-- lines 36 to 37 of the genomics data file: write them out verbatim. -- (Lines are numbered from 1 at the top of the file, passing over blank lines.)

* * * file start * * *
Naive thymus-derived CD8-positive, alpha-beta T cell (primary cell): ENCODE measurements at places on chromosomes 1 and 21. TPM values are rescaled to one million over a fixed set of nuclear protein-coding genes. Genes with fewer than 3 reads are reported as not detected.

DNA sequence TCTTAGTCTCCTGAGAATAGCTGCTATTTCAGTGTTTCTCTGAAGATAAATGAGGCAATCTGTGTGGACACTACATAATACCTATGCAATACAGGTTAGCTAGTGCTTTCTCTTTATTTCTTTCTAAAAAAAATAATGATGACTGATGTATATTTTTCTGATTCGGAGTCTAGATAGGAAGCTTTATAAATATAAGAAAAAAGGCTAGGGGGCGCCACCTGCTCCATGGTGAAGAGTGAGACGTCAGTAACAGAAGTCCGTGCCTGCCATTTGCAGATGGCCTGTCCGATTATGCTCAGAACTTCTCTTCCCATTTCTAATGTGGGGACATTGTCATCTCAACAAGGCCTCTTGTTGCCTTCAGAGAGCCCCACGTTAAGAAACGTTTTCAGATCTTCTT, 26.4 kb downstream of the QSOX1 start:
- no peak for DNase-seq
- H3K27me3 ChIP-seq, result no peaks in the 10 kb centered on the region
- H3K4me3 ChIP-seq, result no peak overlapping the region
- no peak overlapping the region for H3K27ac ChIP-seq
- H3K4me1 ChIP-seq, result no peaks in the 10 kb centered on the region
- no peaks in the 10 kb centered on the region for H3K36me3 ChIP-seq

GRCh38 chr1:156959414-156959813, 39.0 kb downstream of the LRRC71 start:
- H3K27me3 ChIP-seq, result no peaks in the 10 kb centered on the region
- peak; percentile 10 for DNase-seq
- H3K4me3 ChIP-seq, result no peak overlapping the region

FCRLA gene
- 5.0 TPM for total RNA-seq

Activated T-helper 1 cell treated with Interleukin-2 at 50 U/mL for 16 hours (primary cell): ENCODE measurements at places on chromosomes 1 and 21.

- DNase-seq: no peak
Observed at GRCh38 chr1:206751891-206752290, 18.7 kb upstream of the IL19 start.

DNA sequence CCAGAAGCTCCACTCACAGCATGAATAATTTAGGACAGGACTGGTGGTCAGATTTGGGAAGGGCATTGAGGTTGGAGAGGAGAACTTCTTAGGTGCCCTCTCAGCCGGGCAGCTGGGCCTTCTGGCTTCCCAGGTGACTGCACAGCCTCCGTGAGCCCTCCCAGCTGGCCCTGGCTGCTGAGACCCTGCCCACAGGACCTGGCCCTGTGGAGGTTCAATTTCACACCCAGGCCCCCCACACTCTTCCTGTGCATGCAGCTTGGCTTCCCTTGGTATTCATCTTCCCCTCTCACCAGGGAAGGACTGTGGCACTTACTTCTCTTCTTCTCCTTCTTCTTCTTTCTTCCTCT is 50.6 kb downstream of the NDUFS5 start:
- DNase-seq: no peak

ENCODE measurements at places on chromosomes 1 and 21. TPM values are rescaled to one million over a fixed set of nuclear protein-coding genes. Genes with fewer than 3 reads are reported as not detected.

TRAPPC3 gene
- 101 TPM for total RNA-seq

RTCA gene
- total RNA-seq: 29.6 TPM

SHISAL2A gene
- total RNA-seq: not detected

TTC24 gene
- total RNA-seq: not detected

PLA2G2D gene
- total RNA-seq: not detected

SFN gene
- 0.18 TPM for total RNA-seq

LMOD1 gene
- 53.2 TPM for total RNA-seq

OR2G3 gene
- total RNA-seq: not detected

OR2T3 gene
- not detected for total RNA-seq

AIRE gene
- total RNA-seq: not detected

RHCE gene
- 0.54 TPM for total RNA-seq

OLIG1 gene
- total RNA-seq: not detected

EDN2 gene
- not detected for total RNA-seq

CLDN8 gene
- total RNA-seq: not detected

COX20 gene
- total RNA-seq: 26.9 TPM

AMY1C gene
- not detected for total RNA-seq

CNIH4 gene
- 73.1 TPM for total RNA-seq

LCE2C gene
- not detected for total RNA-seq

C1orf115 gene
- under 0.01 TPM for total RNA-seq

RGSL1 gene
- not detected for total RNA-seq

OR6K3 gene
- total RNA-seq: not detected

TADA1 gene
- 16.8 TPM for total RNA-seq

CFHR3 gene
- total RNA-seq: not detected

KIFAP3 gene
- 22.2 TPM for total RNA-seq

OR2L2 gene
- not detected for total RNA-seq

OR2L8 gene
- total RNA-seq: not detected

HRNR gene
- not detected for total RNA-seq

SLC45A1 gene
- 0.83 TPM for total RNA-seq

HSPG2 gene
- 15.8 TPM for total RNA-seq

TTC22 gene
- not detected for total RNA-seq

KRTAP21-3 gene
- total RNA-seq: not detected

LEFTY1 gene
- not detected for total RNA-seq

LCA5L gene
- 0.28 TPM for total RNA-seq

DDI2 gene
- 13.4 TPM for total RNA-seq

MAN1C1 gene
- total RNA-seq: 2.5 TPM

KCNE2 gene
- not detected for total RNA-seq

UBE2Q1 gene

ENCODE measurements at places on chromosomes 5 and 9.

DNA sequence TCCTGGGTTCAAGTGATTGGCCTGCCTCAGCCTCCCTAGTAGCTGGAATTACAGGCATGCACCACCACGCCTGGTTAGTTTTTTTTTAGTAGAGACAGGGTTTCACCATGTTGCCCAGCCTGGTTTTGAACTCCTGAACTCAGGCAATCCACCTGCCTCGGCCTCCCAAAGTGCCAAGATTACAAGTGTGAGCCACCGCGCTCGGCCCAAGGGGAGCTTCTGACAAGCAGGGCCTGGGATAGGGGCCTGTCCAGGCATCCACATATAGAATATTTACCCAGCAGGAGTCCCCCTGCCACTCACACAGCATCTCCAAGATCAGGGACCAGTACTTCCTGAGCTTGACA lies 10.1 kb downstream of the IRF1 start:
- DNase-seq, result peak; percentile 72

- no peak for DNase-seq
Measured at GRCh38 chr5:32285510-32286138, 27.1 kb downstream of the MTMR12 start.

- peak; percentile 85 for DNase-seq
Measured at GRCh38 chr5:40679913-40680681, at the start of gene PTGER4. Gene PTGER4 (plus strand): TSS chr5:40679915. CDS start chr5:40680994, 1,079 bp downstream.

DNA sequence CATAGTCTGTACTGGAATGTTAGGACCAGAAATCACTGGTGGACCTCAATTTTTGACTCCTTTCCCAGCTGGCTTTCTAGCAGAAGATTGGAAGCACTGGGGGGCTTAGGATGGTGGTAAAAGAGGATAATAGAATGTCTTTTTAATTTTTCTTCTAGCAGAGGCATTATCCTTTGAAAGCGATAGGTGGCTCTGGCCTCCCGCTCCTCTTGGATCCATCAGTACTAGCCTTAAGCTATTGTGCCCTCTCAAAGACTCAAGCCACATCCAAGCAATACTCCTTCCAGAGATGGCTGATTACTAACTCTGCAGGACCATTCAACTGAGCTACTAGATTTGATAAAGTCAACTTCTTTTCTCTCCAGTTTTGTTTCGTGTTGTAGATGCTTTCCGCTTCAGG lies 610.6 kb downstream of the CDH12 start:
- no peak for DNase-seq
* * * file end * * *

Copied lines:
- total RNA-seq: not detected

OR2T3 gene